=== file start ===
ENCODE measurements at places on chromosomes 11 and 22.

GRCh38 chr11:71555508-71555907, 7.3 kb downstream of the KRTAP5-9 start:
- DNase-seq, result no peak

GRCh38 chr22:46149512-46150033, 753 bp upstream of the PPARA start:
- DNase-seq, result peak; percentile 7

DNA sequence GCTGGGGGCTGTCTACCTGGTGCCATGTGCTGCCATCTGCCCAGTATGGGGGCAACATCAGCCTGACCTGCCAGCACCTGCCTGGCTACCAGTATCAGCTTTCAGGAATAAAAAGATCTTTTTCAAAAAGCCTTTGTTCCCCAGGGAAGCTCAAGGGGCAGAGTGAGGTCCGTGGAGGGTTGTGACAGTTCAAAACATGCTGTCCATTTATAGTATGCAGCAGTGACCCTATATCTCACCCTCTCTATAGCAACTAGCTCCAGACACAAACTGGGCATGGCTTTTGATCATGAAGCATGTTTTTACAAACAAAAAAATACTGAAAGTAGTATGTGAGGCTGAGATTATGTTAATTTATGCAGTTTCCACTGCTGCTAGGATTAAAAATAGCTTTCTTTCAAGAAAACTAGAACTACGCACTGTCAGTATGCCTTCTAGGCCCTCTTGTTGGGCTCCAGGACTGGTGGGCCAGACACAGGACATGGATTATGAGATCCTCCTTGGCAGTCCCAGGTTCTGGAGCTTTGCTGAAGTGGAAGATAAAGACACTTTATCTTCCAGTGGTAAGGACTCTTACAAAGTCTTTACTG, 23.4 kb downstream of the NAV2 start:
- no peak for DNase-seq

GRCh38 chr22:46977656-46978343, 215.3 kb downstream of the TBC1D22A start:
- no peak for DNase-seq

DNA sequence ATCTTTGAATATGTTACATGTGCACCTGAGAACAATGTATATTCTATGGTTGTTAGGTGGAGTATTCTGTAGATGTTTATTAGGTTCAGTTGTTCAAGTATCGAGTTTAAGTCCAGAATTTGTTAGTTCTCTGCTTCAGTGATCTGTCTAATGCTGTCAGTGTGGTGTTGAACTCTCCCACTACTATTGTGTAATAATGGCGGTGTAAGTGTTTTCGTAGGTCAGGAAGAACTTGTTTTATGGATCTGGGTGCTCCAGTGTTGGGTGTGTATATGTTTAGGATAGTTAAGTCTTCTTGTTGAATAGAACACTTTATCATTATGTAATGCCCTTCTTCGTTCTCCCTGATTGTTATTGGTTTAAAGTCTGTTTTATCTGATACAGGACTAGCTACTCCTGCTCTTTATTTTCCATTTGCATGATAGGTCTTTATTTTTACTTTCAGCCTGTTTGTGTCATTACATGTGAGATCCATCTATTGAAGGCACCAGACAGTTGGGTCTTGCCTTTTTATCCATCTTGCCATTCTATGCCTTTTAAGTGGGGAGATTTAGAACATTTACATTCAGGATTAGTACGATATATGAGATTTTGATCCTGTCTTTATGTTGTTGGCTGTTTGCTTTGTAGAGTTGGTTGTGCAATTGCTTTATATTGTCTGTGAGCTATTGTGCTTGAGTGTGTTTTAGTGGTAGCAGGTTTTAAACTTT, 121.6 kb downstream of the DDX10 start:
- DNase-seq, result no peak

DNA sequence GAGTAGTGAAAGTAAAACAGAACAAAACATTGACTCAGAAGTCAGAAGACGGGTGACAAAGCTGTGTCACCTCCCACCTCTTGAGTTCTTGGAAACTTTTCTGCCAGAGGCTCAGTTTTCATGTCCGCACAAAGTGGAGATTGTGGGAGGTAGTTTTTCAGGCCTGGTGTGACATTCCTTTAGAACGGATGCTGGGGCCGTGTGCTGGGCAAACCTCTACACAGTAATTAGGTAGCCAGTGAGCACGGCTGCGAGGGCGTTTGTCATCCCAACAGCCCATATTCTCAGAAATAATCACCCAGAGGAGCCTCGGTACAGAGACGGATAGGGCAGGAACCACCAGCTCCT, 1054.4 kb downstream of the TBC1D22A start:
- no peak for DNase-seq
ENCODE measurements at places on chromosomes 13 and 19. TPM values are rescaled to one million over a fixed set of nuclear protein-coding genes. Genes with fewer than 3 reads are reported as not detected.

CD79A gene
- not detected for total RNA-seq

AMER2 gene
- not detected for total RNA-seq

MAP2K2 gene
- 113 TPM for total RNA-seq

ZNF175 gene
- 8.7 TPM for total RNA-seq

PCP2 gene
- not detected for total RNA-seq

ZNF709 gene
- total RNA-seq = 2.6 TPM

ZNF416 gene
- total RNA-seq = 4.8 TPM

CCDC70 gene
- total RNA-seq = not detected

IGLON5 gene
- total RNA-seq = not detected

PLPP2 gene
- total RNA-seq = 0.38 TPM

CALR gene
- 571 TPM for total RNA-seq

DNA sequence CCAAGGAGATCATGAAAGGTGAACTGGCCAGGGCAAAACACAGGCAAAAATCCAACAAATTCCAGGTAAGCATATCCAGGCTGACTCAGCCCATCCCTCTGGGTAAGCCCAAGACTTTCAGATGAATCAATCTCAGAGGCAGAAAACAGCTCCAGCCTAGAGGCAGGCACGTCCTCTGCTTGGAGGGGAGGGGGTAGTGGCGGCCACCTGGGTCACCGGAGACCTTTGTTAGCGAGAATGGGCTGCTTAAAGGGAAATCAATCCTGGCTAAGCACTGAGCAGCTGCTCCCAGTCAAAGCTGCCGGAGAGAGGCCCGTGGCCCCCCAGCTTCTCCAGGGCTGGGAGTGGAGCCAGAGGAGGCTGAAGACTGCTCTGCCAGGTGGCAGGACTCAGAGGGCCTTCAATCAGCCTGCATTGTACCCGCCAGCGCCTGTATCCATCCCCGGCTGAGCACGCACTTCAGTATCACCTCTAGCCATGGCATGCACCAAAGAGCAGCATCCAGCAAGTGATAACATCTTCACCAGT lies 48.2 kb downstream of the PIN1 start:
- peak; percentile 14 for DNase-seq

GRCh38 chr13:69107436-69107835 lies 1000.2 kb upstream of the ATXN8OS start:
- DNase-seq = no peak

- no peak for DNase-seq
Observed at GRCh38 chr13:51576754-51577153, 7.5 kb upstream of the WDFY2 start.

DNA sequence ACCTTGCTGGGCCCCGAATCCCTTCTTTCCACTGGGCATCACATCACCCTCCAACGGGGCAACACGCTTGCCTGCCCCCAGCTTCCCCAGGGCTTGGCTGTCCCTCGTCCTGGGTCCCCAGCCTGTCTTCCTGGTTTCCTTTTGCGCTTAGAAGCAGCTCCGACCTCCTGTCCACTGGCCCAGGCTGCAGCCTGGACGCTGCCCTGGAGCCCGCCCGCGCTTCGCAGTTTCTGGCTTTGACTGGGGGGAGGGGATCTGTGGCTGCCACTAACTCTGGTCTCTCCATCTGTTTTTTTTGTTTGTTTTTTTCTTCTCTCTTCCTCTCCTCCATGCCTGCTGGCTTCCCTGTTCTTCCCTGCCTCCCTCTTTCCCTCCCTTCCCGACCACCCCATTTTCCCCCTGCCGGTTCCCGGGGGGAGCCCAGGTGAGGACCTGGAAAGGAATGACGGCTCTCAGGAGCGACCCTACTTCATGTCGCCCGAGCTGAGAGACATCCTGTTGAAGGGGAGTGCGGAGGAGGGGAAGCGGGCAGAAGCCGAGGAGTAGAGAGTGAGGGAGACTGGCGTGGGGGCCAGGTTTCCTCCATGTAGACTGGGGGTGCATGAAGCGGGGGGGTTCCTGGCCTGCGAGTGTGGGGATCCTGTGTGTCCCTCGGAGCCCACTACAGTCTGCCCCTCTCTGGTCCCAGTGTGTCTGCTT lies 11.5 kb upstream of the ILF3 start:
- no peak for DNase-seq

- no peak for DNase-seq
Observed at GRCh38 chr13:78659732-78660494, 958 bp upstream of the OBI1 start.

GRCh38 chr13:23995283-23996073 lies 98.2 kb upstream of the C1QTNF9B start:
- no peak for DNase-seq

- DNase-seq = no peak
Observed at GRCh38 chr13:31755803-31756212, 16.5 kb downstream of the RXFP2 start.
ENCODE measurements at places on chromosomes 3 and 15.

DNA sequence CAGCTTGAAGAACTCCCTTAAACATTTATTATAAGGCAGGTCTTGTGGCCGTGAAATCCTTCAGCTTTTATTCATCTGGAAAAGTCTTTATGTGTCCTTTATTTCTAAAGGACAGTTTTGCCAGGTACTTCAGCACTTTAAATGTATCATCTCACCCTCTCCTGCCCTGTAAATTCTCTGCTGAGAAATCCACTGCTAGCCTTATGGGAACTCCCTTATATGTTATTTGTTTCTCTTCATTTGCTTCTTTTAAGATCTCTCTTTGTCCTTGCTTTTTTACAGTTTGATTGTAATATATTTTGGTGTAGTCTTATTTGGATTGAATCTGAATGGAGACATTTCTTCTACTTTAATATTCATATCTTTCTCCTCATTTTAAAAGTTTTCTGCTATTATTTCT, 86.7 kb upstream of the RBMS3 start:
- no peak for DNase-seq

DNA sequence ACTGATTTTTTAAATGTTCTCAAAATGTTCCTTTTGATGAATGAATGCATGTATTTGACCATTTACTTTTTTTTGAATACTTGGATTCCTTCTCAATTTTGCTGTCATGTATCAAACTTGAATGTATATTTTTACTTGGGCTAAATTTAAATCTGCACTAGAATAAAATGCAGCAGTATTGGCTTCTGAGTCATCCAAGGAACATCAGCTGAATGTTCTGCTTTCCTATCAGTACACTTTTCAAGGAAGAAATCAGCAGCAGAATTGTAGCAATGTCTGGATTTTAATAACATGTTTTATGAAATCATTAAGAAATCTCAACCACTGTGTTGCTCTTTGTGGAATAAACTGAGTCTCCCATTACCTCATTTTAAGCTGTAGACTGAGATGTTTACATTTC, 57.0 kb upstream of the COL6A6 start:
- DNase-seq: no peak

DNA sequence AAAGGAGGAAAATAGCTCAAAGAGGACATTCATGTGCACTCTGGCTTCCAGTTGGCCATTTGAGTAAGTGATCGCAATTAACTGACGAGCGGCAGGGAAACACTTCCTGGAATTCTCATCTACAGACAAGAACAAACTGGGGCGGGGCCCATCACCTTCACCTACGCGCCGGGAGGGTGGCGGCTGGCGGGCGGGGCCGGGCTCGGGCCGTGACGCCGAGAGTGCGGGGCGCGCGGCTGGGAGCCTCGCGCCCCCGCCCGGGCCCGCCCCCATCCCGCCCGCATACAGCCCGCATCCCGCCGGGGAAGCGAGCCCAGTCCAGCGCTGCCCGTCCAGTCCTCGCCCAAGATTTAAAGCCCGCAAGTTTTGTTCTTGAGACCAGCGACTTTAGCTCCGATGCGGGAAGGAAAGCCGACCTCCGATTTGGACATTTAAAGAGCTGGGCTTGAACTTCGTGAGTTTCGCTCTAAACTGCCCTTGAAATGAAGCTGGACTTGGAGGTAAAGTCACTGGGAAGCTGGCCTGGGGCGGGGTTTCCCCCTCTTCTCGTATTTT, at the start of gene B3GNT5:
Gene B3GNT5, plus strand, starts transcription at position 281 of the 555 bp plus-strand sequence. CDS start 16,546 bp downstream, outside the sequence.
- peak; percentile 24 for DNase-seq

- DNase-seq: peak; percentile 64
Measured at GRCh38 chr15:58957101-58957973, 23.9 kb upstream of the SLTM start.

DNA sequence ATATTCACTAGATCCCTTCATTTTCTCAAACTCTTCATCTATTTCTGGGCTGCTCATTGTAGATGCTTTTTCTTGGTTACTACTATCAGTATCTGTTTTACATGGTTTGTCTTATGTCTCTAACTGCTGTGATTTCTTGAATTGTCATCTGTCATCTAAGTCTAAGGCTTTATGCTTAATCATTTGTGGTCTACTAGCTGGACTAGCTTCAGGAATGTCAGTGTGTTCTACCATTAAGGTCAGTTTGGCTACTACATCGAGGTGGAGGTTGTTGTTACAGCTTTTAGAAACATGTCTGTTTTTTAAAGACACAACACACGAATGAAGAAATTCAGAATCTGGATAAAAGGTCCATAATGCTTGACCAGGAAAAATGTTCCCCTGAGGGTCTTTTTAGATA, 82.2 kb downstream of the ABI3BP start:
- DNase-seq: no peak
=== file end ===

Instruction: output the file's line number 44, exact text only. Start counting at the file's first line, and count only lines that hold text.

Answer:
- no peak for DNase-seq